Campaigners call for end to digital poverty among care leavers


Thousands of care leavers in England are unable to access education, work or to keep in touch with others because they lack internet connectivity, a group of youth charities have warned.

In an open letter to ministers, leading charities and youth organisations say the coronavirus lockdown has further highlighted how widespread the issue is.

The organisations say 80,000 care leavers aged 18-25 are not digitally connected and cannot afford to pay for wifi or data, and have called on the Government to do more to help those left digitally isolated by coronavirus restrictions.

The groups have asked the Government to extend and improve update of a scheme designed to provide devices and internet to all care leavers and to ensure every care leaver in England has a device and internet access for at least a year when they first live independently.

They also recommend that all local offers for care leavers include the right to a digital device and internet access.

Alongside the open letter, the Care Leavers National Movement (CLNM) has created a petition calling for more digital access for care leavers and hope to secure enough signatures to earn a debate in Parliament.

“Digital poverty is not just about teenagers and those leaving care getting free internet and devices as many will think,” CLNM chair Luke Fox said.

“Everything uses the internet in this generation, and it’s only becoming more advanced and integral. Running a home, having a career, a social life and everything in between has become almost dependent on having this connection and types of devices.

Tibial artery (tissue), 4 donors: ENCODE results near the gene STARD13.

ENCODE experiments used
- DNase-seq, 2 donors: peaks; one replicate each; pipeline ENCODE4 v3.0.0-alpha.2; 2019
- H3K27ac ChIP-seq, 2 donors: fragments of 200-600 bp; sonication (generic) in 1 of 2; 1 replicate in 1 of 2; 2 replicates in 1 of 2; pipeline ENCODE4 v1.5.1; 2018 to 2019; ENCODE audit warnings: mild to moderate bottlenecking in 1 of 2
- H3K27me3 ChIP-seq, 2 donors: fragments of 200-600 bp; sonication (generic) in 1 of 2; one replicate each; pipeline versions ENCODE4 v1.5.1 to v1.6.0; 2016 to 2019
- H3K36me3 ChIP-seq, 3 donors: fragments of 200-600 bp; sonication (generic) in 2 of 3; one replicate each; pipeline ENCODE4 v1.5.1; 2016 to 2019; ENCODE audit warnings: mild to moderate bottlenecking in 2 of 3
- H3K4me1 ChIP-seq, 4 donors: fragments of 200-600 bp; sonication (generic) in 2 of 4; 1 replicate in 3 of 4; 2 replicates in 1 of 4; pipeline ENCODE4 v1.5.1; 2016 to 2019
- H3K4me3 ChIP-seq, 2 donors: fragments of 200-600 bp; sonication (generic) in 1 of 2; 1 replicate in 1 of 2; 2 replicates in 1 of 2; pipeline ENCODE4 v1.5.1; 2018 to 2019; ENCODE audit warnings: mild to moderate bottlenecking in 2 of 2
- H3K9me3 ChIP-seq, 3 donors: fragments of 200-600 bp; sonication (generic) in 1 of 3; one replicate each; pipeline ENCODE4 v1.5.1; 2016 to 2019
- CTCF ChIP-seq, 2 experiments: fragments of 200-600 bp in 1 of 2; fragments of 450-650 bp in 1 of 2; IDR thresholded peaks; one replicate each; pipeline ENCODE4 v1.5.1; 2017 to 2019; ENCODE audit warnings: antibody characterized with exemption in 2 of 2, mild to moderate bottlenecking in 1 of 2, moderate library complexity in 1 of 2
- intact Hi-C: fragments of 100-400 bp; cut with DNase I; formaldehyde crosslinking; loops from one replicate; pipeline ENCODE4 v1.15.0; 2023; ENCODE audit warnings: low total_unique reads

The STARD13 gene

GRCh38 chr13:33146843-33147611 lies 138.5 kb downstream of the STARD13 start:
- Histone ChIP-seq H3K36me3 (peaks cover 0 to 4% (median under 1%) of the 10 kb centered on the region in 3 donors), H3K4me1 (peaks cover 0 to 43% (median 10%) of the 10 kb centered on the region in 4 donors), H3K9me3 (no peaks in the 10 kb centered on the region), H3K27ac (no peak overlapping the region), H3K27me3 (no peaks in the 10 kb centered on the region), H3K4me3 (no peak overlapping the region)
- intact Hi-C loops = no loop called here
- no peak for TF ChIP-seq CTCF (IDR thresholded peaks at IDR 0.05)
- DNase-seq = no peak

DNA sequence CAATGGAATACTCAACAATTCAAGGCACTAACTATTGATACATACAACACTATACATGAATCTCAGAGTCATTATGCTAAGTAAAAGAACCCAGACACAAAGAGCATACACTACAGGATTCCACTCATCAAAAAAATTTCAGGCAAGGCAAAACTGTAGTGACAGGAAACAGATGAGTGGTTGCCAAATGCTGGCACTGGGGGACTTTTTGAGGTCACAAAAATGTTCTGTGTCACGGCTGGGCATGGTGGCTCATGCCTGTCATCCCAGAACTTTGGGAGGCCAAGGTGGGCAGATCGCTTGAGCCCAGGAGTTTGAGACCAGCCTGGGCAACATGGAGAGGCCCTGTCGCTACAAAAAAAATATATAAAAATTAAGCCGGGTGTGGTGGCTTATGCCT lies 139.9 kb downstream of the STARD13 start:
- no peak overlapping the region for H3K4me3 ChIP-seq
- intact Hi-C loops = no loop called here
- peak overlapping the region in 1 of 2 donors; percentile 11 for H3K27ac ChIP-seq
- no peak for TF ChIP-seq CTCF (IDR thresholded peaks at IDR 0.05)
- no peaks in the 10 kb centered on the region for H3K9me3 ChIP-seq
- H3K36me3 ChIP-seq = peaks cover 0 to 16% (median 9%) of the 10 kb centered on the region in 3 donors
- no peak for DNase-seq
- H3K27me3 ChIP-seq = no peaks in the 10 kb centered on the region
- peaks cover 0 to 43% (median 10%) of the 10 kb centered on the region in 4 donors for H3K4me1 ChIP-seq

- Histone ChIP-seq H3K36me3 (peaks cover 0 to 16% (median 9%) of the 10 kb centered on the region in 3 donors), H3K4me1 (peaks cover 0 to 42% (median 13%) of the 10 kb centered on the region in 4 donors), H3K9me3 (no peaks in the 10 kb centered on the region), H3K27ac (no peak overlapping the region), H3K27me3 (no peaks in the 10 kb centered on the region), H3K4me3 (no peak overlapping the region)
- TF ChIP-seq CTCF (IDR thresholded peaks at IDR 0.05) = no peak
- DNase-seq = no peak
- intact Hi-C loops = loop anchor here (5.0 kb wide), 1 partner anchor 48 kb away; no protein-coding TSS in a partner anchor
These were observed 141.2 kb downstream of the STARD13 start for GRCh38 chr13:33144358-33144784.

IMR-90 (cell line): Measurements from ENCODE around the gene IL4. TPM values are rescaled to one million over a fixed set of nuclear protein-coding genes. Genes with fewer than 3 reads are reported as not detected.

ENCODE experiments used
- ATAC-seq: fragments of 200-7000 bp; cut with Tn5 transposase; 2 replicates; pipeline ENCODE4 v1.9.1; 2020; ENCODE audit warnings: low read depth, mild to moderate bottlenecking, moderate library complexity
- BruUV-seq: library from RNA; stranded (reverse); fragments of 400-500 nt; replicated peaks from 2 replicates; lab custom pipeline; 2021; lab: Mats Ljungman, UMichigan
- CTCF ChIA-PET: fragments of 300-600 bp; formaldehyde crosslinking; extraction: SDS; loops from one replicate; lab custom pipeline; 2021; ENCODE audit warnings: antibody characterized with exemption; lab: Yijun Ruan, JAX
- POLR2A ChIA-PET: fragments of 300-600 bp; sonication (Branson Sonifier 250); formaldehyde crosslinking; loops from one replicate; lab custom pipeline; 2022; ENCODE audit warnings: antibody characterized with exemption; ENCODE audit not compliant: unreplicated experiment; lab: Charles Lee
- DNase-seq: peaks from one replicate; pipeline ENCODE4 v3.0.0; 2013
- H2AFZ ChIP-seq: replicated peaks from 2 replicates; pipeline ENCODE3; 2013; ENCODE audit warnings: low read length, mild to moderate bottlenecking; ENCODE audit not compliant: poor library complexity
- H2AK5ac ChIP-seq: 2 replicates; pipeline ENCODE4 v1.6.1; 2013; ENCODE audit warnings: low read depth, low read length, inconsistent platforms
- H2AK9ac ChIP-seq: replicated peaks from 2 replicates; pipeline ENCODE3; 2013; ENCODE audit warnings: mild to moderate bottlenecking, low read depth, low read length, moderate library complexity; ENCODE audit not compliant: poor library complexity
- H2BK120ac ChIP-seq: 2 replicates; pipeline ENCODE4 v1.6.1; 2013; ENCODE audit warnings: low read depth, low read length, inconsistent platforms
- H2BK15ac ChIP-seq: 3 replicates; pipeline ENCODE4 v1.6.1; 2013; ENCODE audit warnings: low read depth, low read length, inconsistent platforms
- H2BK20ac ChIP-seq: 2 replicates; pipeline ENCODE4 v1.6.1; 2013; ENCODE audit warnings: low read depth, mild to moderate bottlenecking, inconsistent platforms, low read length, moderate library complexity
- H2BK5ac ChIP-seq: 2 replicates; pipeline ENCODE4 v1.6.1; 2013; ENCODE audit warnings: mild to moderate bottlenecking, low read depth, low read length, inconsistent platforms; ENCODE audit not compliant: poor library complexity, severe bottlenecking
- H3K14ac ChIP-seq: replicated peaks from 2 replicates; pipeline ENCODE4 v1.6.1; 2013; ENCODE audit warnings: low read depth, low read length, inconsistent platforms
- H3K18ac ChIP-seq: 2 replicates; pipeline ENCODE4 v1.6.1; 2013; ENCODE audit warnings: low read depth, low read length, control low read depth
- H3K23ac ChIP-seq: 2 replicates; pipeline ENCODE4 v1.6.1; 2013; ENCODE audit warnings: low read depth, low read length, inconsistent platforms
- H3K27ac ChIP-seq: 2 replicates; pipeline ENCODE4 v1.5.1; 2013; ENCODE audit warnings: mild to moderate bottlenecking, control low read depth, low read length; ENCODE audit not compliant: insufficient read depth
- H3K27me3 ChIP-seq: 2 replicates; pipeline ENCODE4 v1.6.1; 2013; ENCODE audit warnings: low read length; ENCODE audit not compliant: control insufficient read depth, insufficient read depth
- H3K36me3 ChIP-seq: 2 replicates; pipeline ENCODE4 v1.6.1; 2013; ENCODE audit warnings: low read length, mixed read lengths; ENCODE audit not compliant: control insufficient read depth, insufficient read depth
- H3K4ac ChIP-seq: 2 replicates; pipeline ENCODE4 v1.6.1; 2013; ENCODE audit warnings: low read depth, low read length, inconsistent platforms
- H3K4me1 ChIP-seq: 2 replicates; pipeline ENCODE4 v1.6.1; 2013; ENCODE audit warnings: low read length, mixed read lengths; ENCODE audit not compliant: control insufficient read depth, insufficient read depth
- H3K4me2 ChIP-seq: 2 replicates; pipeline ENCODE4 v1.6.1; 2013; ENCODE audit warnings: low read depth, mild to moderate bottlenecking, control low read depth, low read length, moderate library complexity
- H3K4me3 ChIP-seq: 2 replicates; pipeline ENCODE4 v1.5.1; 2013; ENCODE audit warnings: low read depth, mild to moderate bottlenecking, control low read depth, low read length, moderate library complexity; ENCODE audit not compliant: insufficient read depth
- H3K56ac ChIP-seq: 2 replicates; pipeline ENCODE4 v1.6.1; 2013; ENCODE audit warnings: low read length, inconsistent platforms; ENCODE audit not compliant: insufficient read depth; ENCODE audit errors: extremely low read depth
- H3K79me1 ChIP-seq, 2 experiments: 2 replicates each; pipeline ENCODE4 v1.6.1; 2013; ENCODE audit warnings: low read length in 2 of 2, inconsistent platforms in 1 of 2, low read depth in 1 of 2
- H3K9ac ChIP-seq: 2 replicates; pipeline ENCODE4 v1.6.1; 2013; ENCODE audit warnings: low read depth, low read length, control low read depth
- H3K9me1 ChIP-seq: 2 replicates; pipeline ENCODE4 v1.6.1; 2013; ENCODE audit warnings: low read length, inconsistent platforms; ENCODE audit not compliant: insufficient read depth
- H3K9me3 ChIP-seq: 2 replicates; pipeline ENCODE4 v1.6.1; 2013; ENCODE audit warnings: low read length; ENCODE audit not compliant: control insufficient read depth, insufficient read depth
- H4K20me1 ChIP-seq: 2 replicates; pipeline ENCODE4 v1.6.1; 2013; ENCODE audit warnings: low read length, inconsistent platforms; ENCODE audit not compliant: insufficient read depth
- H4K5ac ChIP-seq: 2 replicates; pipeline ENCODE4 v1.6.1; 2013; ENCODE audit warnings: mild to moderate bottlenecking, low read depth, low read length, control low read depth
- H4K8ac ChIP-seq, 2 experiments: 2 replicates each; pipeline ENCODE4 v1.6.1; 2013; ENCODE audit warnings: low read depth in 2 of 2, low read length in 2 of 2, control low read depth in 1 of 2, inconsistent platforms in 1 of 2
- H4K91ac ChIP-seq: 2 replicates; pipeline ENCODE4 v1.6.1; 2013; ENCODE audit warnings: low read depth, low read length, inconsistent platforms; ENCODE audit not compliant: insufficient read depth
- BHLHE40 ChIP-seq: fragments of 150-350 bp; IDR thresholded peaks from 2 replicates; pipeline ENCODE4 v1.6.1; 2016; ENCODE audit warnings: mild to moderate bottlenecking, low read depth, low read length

“That is the reason for the campaign, we want care leavers to have the same chances and success as those who were not in care. Is that too much to ask?”

Chris Wright, chief executive of Catch22, one of the organisations behind the open letter, said having access to an internet connection had been a “lifeline” for many care leavers during the pandemic.

“With the scheme ending and Covid-19 restrictions tightening again, there is a real danger of young care leavers slipping back into digital poverty in the coming months and beyond,” he said.

“We cannot afford to let the digital divide become even wider. We urge Government not to desert these young people, and to keep them connected. Digital access must be seen as a right, not a privilege.”

Mark Warr, chief executive of The National House Project added: “Digital poverty is not just a here and now issue. Care leavers can’t afford the devices, wifi and data that keep them connected to the world.

“As parents we make sure that our children have the things they need to make their way in life.

“Care leavers are our children and we have a moral obligation to ensure that they have the same access to education, job opportunities and contact with friends and family as everyone else – and that means being digitally connected.

“Digital connection must form part of the leaving care offer if these young people are to have the same life chances as everyone else.”